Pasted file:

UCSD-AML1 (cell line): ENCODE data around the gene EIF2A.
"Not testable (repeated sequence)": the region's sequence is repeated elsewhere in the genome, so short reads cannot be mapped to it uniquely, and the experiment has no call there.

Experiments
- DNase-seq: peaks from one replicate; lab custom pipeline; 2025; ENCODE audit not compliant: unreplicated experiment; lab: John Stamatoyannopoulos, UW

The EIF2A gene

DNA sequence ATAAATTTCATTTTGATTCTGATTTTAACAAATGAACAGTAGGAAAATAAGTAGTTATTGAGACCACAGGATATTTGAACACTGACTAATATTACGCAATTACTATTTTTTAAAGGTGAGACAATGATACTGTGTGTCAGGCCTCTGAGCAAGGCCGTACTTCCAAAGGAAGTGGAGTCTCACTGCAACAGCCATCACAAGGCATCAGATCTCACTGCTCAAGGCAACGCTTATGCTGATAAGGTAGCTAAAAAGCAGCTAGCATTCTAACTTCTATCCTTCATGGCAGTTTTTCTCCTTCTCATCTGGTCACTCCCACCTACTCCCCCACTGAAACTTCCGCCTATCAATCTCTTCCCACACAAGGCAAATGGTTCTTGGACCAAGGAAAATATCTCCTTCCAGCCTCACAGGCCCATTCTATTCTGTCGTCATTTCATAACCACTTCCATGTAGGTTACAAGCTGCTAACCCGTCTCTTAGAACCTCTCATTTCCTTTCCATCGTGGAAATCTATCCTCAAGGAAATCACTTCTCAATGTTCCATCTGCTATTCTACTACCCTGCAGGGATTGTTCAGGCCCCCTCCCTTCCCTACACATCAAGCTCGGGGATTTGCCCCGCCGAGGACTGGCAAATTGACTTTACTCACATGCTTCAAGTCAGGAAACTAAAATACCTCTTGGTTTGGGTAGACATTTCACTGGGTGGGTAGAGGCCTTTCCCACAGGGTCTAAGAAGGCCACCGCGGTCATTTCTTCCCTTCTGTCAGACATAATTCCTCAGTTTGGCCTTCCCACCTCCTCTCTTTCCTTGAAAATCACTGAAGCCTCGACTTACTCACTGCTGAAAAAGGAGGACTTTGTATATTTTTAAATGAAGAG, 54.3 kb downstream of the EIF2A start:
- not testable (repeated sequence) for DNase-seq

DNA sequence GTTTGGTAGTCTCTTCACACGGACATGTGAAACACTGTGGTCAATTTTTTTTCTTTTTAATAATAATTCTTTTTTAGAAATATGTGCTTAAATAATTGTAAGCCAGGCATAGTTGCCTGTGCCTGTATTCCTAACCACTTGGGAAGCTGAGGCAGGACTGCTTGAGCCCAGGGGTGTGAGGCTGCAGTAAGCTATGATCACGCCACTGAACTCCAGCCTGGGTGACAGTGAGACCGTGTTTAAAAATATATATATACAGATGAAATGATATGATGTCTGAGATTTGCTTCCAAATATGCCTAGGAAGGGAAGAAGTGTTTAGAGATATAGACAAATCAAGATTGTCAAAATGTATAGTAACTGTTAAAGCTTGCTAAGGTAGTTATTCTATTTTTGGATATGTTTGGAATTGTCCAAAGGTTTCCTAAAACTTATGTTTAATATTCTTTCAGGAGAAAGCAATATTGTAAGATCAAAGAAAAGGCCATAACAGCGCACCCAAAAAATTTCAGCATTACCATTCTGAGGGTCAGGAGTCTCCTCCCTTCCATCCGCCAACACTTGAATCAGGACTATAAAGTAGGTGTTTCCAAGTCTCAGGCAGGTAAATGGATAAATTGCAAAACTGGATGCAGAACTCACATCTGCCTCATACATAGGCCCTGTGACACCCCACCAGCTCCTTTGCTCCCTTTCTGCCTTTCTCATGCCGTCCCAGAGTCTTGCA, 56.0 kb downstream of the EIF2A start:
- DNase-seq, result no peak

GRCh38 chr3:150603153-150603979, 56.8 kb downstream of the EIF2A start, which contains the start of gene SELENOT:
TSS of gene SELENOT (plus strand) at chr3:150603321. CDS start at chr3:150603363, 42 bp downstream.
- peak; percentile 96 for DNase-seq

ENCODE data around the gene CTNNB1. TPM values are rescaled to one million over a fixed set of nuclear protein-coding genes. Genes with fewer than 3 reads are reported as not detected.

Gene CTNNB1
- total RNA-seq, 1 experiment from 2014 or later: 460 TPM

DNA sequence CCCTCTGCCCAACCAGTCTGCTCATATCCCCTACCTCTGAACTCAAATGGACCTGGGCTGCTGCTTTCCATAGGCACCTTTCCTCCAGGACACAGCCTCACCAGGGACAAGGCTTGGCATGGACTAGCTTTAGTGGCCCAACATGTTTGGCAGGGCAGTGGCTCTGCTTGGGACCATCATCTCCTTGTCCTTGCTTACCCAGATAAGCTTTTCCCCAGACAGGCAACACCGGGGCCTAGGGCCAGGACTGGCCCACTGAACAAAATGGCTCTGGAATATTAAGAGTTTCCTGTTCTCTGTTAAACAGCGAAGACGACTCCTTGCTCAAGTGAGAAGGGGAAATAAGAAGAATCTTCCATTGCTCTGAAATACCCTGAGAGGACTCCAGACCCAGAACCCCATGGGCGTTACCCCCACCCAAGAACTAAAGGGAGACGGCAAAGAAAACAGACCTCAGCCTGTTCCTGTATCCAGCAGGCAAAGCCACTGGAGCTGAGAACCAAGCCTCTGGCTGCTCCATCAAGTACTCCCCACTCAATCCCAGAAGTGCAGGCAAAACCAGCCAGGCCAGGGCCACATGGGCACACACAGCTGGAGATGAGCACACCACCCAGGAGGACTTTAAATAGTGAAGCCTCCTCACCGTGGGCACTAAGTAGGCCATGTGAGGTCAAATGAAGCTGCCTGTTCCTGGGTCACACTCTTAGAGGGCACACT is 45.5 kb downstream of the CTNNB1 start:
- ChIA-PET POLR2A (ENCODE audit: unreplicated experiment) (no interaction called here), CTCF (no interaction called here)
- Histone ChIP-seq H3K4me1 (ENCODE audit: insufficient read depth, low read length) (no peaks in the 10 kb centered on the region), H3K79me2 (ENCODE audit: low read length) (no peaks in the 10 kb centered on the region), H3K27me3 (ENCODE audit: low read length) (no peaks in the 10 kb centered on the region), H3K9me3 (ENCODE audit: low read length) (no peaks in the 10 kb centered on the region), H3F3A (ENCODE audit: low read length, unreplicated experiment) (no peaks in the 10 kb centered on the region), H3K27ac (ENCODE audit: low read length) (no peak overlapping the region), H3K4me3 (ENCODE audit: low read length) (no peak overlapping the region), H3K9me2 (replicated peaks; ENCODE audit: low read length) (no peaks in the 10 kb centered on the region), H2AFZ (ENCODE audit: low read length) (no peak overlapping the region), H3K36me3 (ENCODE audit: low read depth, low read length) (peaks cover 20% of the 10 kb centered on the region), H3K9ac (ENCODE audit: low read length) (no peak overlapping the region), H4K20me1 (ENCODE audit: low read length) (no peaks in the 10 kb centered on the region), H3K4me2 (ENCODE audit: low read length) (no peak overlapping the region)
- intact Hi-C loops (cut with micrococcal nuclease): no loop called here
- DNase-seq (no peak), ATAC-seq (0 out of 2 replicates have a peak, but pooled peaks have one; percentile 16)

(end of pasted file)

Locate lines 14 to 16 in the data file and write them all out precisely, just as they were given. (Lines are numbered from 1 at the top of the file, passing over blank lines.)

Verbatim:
Gene CTNNB1
- total RNA-seq, 1 experiment from 2014 or later: 460 TPM

DNA sequence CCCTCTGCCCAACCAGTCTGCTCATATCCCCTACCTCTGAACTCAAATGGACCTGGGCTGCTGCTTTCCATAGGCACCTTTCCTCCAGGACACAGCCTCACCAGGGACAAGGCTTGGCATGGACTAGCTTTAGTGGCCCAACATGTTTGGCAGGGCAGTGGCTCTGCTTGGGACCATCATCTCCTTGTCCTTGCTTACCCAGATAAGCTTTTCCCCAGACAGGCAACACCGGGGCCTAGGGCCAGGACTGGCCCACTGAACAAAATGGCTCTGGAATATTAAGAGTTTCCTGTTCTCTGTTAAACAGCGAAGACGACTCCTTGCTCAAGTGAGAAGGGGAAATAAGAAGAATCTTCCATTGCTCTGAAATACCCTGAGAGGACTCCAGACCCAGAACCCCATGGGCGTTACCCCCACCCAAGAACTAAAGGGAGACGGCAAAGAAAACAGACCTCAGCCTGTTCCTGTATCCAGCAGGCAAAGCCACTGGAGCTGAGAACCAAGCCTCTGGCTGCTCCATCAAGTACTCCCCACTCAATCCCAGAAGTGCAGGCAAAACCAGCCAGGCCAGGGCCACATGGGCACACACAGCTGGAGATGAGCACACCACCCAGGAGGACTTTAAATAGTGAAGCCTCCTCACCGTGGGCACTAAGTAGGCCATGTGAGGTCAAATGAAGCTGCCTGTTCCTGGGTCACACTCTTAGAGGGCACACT is 45.5 kb downstream of the CTNNB1 start: